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March 14, 1988


By CBR Staff Writer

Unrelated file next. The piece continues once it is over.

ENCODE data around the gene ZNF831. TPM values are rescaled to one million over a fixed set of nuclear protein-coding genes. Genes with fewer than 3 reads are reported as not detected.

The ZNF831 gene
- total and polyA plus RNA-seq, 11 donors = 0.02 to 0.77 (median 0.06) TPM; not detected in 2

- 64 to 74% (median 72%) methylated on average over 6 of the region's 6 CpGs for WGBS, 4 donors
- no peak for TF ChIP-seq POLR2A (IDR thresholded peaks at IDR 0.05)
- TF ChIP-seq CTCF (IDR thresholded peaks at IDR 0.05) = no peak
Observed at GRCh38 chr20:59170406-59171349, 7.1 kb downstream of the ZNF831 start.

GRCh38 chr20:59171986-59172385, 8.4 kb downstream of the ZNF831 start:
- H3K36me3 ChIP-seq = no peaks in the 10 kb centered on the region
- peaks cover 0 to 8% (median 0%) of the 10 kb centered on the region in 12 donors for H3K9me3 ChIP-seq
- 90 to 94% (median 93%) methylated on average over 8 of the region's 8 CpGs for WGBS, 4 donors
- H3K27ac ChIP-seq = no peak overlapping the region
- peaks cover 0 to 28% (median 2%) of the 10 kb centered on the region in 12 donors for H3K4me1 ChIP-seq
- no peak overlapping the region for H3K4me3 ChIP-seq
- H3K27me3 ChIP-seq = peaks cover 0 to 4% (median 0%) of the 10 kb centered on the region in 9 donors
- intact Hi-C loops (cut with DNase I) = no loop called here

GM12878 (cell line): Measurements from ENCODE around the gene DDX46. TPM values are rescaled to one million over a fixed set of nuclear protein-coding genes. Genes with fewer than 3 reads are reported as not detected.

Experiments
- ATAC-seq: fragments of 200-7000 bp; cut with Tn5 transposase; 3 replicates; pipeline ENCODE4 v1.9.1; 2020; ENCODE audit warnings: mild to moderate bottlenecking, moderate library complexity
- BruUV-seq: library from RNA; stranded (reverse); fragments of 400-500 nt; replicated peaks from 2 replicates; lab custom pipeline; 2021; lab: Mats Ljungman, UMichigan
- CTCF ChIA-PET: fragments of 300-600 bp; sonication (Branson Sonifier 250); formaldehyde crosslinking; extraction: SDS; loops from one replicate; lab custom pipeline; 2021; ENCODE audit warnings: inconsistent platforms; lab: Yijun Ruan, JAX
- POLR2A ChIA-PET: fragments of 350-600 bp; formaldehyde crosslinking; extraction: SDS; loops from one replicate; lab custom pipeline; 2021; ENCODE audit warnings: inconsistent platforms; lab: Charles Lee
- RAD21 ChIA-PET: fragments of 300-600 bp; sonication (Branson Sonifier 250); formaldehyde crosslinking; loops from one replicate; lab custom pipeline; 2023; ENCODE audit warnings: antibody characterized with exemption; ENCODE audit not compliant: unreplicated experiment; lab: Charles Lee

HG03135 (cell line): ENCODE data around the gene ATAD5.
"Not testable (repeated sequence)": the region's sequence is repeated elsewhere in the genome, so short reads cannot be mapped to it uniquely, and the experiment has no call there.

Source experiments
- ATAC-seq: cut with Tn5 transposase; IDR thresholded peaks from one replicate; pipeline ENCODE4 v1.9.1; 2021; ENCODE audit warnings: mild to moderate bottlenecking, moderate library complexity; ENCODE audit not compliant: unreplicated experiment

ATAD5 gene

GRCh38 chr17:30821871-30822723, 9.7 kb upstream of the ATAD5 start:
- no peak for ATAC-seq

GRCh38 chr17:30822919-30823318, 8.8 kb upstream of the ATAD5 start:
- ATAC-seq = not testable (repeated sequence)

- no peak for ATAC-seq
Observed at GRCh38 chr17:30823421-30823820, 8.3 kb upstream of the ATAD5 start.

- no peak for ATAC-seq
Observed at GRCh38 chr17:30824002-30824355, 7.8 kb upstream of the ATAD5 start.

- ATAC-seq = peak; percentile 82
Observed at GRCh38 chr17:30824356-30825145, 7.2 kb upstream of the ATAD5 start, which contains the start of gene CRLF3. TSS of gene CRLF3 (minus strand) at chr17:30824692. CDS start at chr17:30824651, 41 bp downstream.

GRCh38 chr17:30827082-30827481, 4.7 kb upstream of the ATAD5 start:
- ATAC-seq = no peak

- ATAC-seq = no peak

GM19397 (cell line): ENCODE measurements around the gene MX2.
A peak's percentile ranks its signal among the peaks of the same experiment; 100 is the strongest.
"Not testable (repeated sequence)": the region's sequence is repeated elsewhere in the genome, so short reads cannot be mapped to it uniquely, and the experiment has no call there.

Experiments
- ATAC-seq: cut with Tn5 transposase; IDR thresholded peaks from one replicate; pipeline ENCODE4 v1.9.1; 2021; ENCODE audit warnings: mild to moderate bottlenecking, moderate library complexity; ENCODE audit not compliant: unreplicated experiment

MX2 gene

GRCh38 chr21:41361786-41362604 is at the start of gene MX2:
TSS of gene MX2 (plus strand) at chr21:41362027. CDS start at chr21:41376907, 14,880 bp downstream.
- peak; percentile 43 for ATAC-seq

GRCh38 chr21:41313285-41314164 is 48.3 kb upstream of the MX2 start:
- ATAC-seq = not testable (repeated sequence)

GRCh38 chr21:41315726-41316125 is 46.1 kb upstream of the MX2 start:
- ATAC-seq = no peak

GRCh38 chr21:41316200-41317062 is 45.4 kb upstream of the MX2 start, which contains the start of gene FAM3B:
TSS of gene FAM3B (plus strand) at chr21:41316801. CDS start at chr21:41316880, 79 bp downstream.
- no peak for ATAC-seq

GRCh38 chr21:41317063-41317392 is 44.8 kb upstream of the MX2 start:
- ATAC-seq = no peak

While much of the market is still waiting to see what emerges from the Great Unix User Interface Debate (CI No 885) a few manufacturers have already staked out their strategy. One, of course, is DEC, whose commitment to X for Ultrix is only part of the broader DECwindows programme. Another is Hewlett-Packard, which recently said it would be porting its NewWave environment to Unix and already has a plan in place to integrate it with X Window. Hewlett already has a history of involvement with the Massachusetts Institute of Technology product, having developed an X toolkit that has been put in the public domain. Despite the fact that it is therefore free for all, Hewlett has nevertheless been approached by several vendors about licensing the software, according to its X Window Programme Coordinator Ed Lee; the advantage of licensing is that vendors would get a supported product. In its current form, NewWave exists on top of MS Windows on MS-DOS machines and is seen by Hewlett as the basis for an office software environment. It adds features such as an iconic representation of files and agents – that be used to capture frequently used sequences of commands or actions such as merging data into reports, and perform those sequences at predetermined times. Hewlett’s plans include implementing NewWave on X, moving the resulting combination to Unix – and the intention is also to provide OS/2 Presentation Manager compatibility for the Unix product. Among the advantages will be both that a common look-and-feel will be provided across all Hewlett-Packard systems (the company is also examining the possibility of moving the technology to the HP3000), and that the networking inherent in X will be added to NewWave applications. We would like to add the networking transparency of X, said Lee. One of the biggest problems, providing compatibility with Presentation Manager, is also something that the rest of the industry has to deal with. Since the look of NewWave is itself based on Windows/Presentation Manager, the company will likely use X to implement the appearance of Presentation Manager under Unix. But because NewWave exists basically as a Presentation Manager application, the company’s porting job would be eased considerably if the Presentation programming interface could also be implemented on top of X. The company hopes to do this with the co-operation of Microsoft, according to Lee. In the near term, the company is hoping to implement X under MS-DOS this summer, to be followed by an implementation of the NewWave Object Management Facility. Subsequently, X Window will appear under OS/2. After that, the look and feel of Presentation Manager is planned for Unix, and that will be followed by the hoped-for Applications Programming Interface.

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